This is the one we’ve all been waiting for… The TransAlpina route! Catching up with Doug, his travels have taken him through some breath-taking places; but this one… this one is extra special.
Let Doug take you through his journey:
“I’m in Saliste around 30km’s east of the start of the Transalpina at Sebes. I’m at a family run camp, which is more accurately described as a large back garden, for 2 nights. The panniers are coming off today. I am running north to south.
I give ‘Kiki Bo’ a thorough inspection, feeling the brakes, shining a light down to inspect the pads, check tyre pressures and overall condition, feel for anything that might be working loose. I check the chain tension and top up the Scotoiler, wiping away the inevitable spill.
Taking a gentle back-road run to Petresti a little south of Sebes, I stop by the roadside and prepare. Helmet cam on: check, REALRIDER® on: check, water bottle: check.
LET’S DO THIS!
The road south begins with some basic sweeping bends as it follows the river Sebes. I pass through tiny hamlets, with no more than a handful of houses, small farm holdings and a light sprinkling of pine trees either side. As the hills either side narrow and I channel the road, I meet oncoming riders, all of whom wave enthusiastically. I’m also passed by a rider on what I think is a Honda CBR600 – in full power ranger attire. He kicks his leg out and starts engine braking into a bend, he then gives me a throttle hand thumbs up. He MUST be local.
The road starts to get steeper and the bends a little tighter as the hills either side begin to close in. It’s not a gorge, but the incline on the hills either side of the road are quite severe. The road surface is great, good grip, next to no debris and I have confidence in my tyres – I begin to open up a little. In a matter of seconds, I am up behind a tour bus and a campervan. GREAT! I do hope this will not be a regular occurrence as passing places are becoming fewer. I don’t really want to take any risks so I sit back and wait for my opportunity. I love that the Kawasaki z1000sx has an abundance of torque in all gears, and when I spot my opportunity I float past the offending vehicles without the bike breaking a sweat.
I’m now well into the forest and the road is a mixture of switchbacks and short sweeps as we gain altitude and hit the northern edges of our first lake. I am passed by a couple of German bikers on a BMW GS, we’ll meet again I think.
I stop for a break, and who should pull up behind me, the Germans … how the hell I overtook them I have no idea, they must have stopped and I didn’t see.
I wave my acknowledgement to the Germans and set off once again. We’re now at an altitude where the trees are thinning, and once past the second lake (which is rather stunning) the trees begin to disappear. We are still climbing, into a treeless landscape of exposed rock. The road is more exposed up here and with a little wind to contend with, as well as severe switchbacks, it takes me a couple of goes to get a hang of it. Wide in, hard turn, power out till the next. These are fun.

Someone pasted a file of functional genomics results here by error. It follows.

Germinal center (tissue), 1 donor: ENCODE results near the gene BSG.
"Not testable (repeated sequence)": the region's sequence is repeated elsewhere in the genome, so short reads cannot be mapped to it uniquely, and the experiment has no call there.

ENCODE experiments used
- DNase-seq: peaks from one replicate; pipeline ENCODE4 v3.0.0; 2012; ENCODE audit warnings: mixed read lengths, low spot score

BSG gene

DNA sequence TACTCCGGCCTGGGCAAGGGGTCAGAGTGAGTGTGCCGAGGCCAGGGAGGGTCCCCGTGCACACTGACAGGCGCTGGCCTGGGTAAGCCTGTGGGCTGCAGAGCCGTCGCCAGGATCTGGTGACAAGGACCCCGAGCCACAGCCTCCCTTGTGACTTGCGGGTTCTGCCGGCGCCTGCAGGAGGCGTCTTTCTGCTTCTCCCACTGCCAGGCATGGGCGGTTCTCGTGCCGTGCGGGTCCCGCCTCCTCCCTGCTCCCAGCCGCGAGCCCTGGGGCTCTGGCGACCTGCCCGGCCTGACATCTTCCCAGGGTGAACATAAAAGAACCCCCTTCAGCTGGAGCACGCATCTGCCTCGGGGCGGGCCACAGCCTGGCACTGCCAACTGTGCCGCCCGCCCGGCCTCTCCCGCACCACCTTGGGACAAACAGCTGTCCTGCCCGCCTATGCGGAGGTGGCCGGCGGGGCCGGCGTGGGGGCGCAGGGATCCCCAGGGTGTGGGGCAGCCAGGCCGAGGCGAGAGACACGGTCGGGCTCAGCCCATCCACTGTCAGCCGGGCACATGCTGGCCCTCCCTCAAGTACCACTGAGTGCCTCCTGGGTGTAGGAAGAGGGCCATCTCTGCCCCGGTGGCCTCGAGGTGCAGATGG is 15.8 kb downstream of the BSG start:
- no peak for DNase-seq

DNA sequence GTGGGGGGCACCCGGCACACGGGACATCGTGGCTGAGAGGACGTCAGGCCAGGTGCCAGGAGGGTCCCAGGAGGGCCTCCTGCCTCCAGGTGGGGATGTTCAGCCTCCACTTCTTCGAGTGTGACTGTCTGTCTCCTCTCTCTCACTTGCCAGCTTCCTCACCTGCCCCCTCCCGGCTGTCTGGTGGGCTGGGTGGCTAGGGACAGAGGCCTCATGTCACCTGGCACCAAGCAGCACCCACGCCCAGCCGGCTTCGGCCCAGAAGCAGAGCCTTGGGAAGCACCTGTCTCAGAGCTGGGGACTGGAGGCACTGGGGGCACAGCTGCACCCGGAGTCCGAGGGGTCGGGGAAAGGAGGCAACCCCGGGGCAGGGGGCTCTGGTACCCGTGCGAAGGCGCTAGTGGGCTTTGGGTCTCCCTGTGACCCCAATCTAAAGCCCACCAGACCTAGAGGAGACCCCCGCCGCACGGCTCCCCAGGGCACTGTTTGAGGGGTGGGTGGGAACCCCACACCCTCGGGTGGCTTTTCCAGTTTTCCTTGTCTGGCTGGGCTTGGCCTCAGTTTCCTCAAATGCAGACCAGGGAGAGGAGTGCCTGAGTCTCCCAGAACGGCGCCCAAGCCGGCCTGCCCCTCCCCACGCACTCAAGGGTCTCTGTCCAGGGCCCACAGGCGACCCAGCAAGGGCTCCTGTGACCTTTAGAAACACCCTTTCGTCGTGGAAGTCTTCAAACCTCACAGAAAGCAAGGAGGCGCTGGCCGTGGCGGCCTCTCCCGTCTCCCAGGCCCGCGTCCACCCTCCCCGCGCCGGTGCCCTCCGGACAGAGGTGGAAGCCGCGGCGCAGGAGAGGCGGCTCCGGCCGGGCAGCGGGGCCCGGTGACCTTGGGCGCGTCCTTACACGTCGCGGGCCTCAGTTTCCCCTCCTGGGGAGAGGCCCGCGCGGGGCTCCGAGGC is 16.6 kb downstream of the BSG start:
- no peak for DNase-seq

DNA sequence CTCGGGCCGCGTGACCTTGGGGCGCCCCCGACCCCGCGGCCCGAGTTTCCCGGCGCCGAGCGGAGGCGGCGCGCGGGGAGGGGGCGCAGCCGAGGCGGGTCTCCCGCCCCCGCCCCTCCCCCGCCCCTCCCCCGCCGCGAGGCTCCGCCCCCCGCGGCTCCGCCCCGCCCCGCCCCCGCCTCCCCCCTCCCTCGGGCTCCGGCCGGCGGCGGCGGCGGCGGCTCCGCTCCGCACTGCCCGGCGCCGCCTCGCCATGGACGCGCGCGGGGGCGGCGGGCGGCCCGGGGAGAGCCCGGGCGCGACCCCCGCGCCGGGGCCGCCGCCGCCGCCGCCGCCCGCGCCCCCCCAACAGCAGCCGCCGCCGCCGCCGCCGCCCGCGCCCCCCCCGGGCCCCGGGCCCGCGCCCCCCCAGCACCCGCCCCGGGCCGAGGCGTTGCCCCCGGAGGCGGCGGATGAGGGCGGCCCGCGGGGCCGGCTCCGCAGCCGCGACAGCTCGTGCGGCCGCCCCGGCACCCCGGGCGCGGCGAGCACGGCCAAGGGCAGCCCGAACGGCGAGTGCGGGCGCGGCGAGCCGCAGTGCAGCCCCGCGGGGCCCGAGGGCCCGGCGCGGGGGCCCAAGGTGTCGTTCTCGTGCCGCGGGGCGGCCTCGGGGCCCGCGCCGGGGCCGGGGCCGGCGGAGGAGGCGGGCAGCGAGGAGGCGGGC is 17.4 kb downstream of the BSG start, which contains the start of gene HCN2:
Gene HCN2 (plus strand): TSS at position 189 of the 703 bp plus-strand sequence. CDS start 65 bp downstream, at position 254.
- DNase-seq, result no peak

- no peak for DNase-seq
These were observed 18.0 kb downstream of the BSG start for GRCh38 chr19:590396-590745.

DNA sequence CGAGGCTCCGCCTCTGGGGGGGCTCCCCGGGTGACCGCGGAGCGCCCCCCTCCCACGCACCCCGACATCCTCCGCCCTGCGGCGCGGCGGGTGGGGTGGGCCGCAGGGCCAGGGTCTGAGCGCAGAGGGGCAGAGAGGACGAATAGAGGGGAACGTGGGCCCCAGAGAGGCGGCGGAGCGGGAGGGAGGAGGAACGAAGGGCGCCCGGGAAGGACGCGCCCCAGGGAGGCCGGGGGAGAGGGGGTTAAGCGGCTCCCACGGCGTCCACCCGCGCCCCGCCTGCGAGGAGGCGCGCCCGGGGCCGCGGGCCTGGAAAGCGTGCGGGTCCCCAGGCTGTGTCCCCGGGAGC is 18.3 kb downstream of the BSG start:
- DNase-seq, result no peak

The road starts to level a little and I can see in the distance the plateau. I’m told it’s the highest point on the Transalpina. However, it’s not. A little further on there is another 500 meters or so to climb, but this is where I stop at a local market. I double take and look… the Germans are sitting at a table; bikes cooling whilst eating some fascinating curly bread.
I get the chance to talk to them this time. The bread, which they share with me, is fantastic. It has a thin strip coated in brown sugar on one side, wrapped around a log and toasted next to an open fire. Wow! We sit and chat for a while.
I leave another calling card and move on.
As I ascend to the top it gets very cold, I’m either in the clouds, or there is a mist on the mountain. Visibility is next to nothing… slowly does it.
Now its time to head down. The switchbacks on the descent appear to be more severe for the first few km’s, real 1st and 2nd gear crawls, they don’t let up and are becoming relentless. I am not carrying panniers or a bag this time, but I can feel the momentum of the bike. This is a steep descent. Perhaps I should have run south to north?
I had originally planned to attempt to do both the Transalpina and the Transfagarasan in one day but I now realise this is not going to be possible. I had underestimated the real distances between the two and I had not left base early enough.
I stop in Novaci and reassess my plans. It’s around 3pm and technically I could pull it off, but the ride has been tiring so I choose to call it quits and settle down for the night. I turn east and head for the main road north back to Sibiu. This portion of the ride is 3 hours of slow frustrating travel. It’s a shame, it’s actually quite a scenic route but with the slow moving lorries and frequent roadworks, it’s making the journey back an absolute chore.
I arrive back at camp around 7pm – time for some rest!”
Check out Doug’s trip so far on the map below. Click on the markers to view his photos.